Investigate a Path to High-Quality Information in Your School Library!

When you make a decision to buy something, you probably ask yourself several questions, such as

  • Can I afford it?
  • Is it good quality?
  • Does it fit me?
  • Is it something I need?
  • Do I like the way it looks/tastes/feels/works?

In your classroom, instead of shopping for food, clothes, or a car, you are shopping for information. Now that there are millions of web sites available, how do you choose?

Before choosing a web site, you probably ask yourself one or more of the questions above, but remember, you are shopping for web sites not only to fit your own needs but also to meet your students’ needs. In addition, the web sites and resources that you find should meet state and district standards and fit well into your classroom and curriculum.

The same criteria can be applied to web sites your students will use.  How can you help your students develop criteria and learn to evaluate web resources?

Teaching web site evaluation can be a fun activity whether it is taught in the context of a science lesson or as a skill by itself. It is also an activity in which your school librarian can help. Guided by the American Association of School Librarians (AASL) Standards for the 21st Century Learner, your school librarian is prepared to teach or co-teach AASL Standard 2, which ensures that in the school library,

…students learn to draw conclusions, make informed decisions, apply knowledge to new situations, and create new knowledge…using strategies to draw conclusions from information and apply knowledge to curricular areas, real-world situations, and further investigations;…valid information and reasoned conclusions to make ethical decisions; and developing directions for future investigations (p. 5).

In this issue, we’ll investigate web site evaluation and suggest some ways you can work with the school librarian to teach this vital skill.


Evaluation Is Important for You and for Your Students

As an educator, you choose and they use. In other words, you decide on the classroom resources for your students to use, at least part of the time. You make decisions about print materials, such as textbooks, handouts, posters, and other materials, that you use in your classroom. Why should the web sites be different? Educators need to decide what web sites their students should use. This is especially true for elementary students who are just beginning to learn that not everything on the Internet is true. Furthermore, educators need to teach students how to evaluate web sites and make their own decisions about the Internet.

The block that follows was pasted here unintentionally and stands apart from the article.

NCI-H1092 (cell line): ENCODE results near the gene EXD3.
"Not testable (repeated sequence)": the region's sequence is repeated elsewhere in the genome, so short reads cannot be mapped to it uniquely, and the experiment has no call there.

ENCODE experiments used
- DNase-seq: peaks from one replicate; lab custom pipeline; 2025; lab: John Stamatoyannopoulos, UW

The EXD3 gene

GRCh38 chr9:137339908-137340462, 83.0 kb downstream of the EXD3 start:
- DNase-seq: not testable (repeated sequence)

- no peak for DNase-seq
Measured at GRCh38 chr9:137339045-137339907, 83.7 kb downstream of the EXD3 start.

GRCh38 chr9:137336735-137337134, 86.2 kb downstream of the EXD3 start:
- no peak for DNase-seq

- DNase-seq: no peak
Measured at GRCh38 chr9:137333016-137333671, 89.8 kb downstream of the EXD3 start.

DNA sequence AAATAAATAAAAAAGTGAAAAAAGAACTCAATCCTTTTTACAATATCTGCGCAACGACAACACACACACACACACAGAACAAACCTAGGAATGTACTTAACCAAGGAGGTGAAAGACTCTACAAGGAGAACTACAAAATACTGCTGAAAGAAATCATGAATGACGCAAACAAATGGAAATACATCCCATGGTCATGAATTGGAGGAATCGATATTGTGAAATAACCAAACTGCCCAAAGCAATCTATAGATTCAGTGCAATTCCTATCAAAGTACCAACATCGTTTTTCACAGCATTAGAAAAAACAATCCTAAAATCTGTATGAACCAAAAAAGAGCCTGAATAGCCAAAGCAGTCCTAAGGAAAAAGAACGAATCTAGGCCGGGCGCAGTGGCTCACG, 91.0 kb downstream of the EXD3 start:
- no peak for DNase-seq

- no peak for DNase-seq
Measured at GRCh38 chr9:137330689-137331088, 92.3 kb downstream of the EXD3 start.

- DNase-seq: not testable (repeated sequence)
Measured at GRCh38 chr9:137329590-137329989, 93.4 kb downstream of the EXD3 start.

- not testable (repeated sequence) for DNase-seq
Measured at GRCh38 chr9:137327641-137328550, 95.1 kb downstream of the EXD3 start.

Many people, even some of your students, may believe that if information has been published online or in print, then it must be true. One study of third graders’ information-seeking practices found that although students preferred searching for web sites, they spent little time evaluating the information they found because they didn’t know how (Nesset 2009). Students need the skills to realize that anyone can publish to the web and everyone does!

The Tools of Evaluation

The Internet has been compared to many things — an ocean, a forest, the universe, a shopping mall, and a garage sale. Even back in 1998, film critic Roger Ebert famously said, “Doing research on the Web is like using a library assembled piecemeal by pack rats and vandalized nightly.”

Kylemac, Flickr. Licensed under a Creative Commons Attribution Non-Commercial 2.0 Generic license.

These metaphors all mean that the Internet contains a variety of desirable and less than desirable things. Criteria help us decide what to use and what to ignore. The extent to which a site meets criteria is evidence of its value. Web Site Investigator  (WSI) approaches evaluation from an investigative point of view; it asks students and teachers to act as “information forensic specialists” and answer these questions about a web site:

  • Is the author qualified to write on the subject?
  • Does the publisher stand behind the information that is published?
  • Is the information too old to trust?
  • Is the information biased or objective?
  • Do other experts respect the information?
  • What clues do links provide?
  • Is the information accurate?
  • Does the evidence support an author’s claim?

In a graphically rich, easy-to-follow format, the WSI site provides training modules for  each question.

Below are several more resources for evaluating web sites. Although they are all very similar, each has its own list of criteria. As you read through each resource, note the criteria that you would like your students to follow. Then, you can create your own list of criteria appropriate to your grade level to use in your classroom. Although some of the resources contain over ten criteria, try to create a list of the main five to eight criteria for your students to use.

Kathy Schrock’s ABCs of Web Site Evaluation  defines criteria for students and teachers.

 Kids Computer Lab helps students understand good content, purpose, and authority. It includes a section on evaluating web site design, which is important to  ensure that everyone is able to use web sites, regardless of learning style, language, or other challenges.

 Jim Kapoun, a reference and instruction librarian at Southwest State University, wrote five criteria for evaluating web pages for older students, but its format makes it usable for younger learners, too.

Now that you have explored various sources of web site evaluation criteria, what criteria and questions will your students use to evaluate sites? To get students started on the process of identifying and applying criteria, you might try:

Relating Evaluation to Something Familiar

Begin by asking your students about the criteria they use when they are deciding to buy something. Or have students think about the library and how they choose what books to read, as well as what they use books for.

San Jose Library, Flickr. Licensed under a Creative Commons Attribution Share-Aiike 2.0 Generic license.

Brainstorming Together

Next, have students brainstorm how they decide what books to use for research. What do they look at? What criteria do they use? Have them think about the Internet and how evaluating books may be different from evaluating web sites.  Review the criteria listed above and then, as a class, have the students decide which criteria they will use to evaluate web sites. Have the students think of questions to ask that support each criterion.